The Basics


3 min read

image.png Ah yes, PowerShell, the tool some techies avoid and users fear.

PowerShell has a vast command inventory and learning it all in one post…impossible. But, for so many techs in the field PowerShell is an alien concept with which they have little to no experience. So today, we’ll have a look at the basics you need to know to get started with PowerShell.

Why should I learn PowerShell?

PowerShell is at the forefront of Windows automation and being able to utilize it will make you a force to be reckoned with. Additionally, it allows you to tap into previously unusable resources and functions to solve technical issues and implement changes.

The PowerShell environment 🏴

The PowerShell environment is sectioned into multiple versions and tools for various scenarios.

We have the PowerShell CLI or command line, used to run commands on demand, like CMD: Menu Entry for PowerShell CLI

We also have the ISE or ‘Integrated Scripting Environment’, which aids in writing PowerShell scripts (.ps1 scripts) and allows for easy testing and debugging: image.png

The environment offers a x86 / 32 bit alternative for every application/tool as well: image.png

Objects 📜

In PowerShell, data is contained and transported in 'Objects'. Objects can contain a lot of data pieces/nuggets. This 'data collection' can be filtered or queried in line to access specific pieces of data from the collection to either process, display or pass as input to the next command.

Objects can be assigned to variables, allowing re-use or more complex processing.

Read more on objects here 👉 Microsoft Docs: about_Objects

The Pipeline operator ( | )

PowerShell allows you to chain commands and actions, passing the output from one into the input of the next. This allows you to write automation scripts, as commands can now "talk" to each other and execute commands reactively based on the output of a previous command:

Get-Process notepad | Stop-Process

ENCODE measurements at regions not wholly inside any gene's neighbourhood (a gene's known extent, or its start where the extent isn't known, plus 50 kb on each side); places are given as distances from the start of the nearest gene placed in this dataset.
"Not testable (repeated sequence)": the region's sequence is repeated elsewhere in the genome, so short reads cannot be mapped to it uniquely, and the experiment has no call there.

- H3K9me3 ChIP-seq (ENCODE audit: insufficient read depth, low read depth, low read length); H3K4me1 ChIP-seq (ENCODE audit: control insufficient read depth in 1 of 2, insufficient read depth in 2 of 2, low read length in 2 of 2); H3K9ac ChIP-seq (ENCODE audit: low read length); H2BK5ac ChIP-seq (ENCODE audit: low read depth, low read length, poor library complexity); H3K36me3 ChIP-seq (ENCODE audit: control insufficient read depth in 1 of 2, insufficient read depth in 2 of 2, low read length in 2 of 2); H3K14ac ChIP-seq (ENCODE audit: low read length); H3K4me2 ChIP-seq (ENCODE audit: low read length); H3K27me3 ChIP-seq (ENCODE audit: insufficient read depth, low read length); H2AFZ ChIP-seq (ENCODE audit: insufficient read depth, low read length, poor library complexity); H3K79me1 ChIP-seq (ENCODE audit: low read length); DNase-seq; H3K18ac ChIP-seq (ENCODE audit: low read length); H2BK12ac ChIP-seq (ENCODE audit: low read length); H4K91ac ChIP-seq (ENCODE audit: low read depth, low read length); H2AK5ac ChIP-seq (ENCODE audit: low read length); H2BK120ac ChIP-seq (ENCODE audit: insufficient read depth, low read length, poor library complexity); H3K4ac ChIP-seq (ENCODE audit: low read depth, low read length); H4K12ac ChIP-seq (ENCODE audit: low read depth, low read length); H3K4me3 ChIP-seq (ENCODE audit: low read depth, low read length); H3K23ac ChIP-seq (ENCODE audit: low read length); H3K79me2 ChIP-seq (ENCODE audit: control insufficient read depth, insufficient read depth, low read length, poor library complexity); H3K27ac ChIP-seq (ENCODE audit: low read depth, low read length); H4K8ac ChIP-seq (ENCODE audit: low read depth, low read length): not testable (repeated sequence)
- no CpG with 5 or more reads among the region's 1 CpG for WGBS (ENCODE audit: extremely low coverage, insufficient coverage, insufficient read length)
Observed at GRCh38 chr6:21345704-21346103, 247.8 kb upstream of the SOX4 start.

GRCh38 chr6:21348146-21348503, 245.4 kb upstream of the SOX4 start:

Here we get a process object with notepad in the name. We 'pipe' the out (the process object) into the next command which uses the information in the object to terminate it.

Note that you can chain multiple commands, one after the other with each new command accepting the output of the preceding command as it's input.

Read more on pipelines here 👉 Microsoft Docs: about_Pipelines

Variables 📦

Variables are used to store information to be referenced and used by the system in subsequent commands. Variables (var(s)) mutable, meaning their values can be changed as commands execute and outputs are generated.

In PowerShell, variables are marked by a dollar sign ($) prefix.

The pipeline variable ($_)

The pipeline variable's value is equal to the output of the preceding command and can be used in the subsequent command to allow filtering and querying of objects.

The pipeline variable can only be used with a command spread of 1, this means that referencing $_ in command 3 will be equal to the output of command 2, not 1.

The pipeline variable is always denoted by $_ and object properties can be referenced with the format $_.propertyname :

Get-ChildItem C: | where { $_.PsIsContainer -eq $false } | Format-List

The traditional variable

You can declare a traditional variable in PowerShell by prefixing a text string with the dollar sign ($)

in a live session Variable in live session

or in a script Variable in script

Follow the rabbit 🐰

Windows Developer: trailer - The new Windows Terminal

How-to-Geek: The New Windows Terminal

Microsoft: PowerShell Documentation

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